Iran’s largest navy ship sinks after catching fire in Gulf of Oman

Iran’s largest navy ship sinks after catching fire in Gulf of Oman
West Asia News Agency via Reuters
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Iran’s largest navy ship mysteriously caught fire and sank on Wednesday in the Gulf of Oman, the latest in a series of fires and explosions to rock the country. 

The Washington Post reported that the fire erupted “under unclear circumstances” around 2:25 a.m. Firefighters fought the blaze for approximately 20 hours before the nearly 680-foot Kharg sank. Iran says the role of the ship was to provide supplies for others and conduct training exercises. 

The Jerusalem Post reported:

The vessel left for training at sea several days ago. It caught fire for some reason when a “system” failed on board. The Kharg suffered devastating damage despite Iran’s best efforts to send military personnel to fight the fire.  It comes a day after an Iranian aircraft crashed and two elite pilots died. … This appears to be a major setback for Iran. Iran has recently tried to increase its naval footprint, acquiring new ships and sending ships to the Red Sea and to Venezuela.  

The news comes with the Biden administration currently in talks with Iran, the world’s leading state sponsor of terrorism, to reenter the controversial nuclear deal. 

Following Israel being repeatedly attacked by Palestinian terrorists last month, launching over 4,300 rockets toward the country, one of the terrorist organizations based in the Gaza Strip publicly thanked Iran for supplying the group with the weapons it used to attack Israel.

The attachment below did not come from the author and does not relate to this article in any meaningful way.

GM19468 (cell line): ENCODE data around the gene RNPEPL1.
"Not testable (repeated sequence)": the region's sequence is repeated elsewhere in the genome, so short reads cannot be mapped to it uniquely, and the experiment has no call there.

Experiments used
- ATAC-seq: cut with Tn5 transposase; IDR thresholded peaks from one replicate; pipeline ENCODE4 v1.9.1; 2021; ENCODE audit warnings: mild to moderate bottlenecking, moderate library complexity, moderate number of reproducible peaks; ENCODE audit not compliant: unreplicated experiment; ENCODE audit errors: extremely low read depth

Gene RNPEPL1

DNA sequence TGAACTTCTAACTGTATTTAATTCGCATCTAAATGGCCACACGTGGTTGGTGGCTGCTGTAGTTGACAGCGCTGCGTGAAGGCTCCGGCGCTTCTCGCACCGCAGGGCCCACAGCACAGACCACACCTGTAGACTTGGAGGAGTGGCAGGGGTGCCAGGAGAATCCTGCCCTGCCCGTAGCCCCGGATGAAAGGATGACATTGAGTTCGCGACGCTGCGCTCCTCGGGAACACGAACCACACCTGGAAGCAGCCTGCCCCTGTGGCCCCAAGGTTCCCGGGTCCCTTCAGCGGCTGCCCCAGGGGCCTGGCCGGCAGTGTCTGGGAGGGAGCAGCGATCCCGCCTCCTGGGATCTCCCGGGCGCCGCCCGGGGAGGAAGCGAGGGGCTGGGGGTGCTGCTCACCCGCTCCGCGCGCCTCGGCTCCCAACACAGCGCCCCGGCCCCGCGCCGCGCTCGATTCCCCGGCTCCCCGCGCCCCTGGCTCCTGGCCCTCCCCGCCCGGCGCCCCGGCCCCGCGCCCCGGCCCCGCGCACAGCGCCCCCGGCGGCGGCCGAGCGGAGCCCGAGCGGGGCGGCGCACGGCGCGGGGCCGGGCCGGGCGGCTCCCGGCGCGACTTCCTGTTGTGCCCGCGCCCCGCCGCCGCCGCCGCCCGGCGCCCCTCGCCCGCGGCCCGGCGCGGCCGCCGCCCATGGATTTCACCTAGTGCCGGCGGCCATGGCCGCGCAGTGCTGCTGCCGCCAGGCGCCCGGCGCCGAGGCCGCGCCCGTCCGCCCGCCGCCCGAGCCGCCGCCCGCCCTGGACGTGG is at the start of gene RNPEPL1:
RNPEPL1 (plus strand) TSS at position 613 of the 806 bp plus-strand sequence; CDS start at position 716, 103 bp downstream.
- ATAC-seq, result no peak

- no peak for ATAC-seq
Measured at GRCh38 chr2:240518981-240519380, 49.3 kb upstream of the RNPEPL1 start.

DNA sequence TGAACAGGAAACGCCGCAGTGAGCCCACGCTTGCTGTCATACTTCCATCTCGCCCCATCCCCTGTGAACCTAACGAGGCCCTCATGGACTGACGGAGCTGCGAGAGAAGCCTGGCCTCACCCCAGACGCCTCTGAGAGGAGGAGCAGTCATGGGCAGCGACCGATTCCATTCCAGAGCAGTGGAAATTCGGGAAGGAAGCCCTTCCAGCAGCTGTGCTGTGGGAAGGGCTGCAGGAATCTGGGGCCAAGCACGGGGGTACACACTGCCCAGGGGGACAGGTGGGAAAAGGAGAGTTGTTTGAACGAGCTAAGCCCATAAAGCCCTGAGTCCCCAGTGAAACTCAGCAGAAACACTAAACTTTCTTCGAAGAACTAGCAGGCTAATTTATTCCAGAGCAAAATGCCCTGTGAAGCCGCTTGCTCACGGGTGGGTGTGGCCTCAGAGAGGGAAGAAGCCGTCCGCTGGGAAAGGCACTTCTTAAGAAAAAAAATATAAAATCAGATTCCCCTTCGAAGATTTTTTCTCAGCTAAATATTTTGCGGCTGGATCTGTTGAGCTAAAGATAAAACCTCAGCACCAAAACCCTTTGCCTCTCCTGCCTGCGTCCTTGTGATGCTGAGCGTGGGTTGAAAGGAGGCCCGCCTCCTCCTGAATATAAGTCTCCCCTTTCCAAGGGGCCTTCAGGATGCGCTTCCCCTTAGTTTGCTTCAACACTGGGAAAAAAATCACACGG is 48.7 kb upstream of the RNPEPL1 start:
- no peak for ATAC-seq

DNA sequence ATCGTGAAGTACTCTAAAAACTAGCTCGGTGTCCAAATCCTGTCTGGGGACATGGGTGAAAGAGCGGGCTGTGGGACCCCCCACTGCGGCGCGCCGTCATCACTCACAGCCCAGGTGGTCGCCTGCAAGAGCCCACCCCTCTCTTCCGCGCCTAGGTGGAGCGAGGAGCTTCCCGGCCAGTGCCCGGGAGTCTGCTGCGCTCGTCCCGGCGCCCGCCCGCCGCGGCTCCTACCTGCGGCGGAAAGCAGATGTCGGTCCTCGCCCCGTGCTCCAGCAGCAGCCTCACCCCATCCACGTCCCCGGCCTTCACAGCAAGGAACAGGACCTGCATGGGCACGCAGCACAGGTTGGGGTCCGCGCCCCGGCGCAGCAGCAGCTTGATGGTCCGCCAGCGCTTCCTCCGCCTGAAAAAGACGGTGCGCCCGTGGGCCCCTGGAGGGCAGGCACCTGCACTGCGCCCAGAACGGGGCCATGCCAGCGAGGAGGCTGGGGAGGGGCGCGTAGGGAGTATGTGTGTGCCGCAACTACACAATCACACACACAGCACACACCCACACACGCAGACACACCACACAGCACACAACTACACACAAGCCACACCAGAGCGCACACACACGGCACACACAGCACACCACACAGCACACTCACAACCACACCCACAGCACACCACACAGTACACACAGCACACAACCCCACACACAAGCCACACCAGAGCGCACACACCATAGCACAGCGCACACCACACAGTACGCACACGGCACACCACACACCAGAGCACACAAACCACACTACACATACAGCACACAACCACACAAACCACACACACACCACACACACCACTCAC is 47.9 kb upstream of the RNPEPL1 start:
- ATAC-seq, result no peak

Analysts cautioned that the ship may not have been attacked intentionally, since Iran has a long history of naval disasters, including accidentally shooting their own ships.

Following last month’s ceasefire between Israel and the Palestinian terrorist organizations, several explosions and fires erupted at Iranian petrochemical plants.

“One person was killed and two others were injured in an explosion and fire at a petrochemical plant in Asaluyeh in southern Iran along the coast of the Persian Gulf … in the third such incident in the past four days,” the Jerusalem Post reported last week. “Earlier this week incidents were reported at petrochemical plants at the Kangan Petro Refining Co. (KPRC) and in Shahin Shahr.”

One of the attacks last month, believed to have been carried out by Israel, crippled Iran’s Natanz nuclear facility, which might not be able to continue enriching uranium until next year.

“Two intelligence officials briefed on the damage said it had been caused by a large explosion that completely destroyed the independent — and heavily protected — internal power system that supplies the underground centrifuges that enrich uranium,” the New York Times reported last month. “The officials, who spoke on the condition of anonymity to describe a classified Israeli operation, said that the explosion had dealt a severe blow to Iran’s ability to enrich uranium and that it could take at least nine months to restore Natanz’s production.

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  • By Ezra Levant

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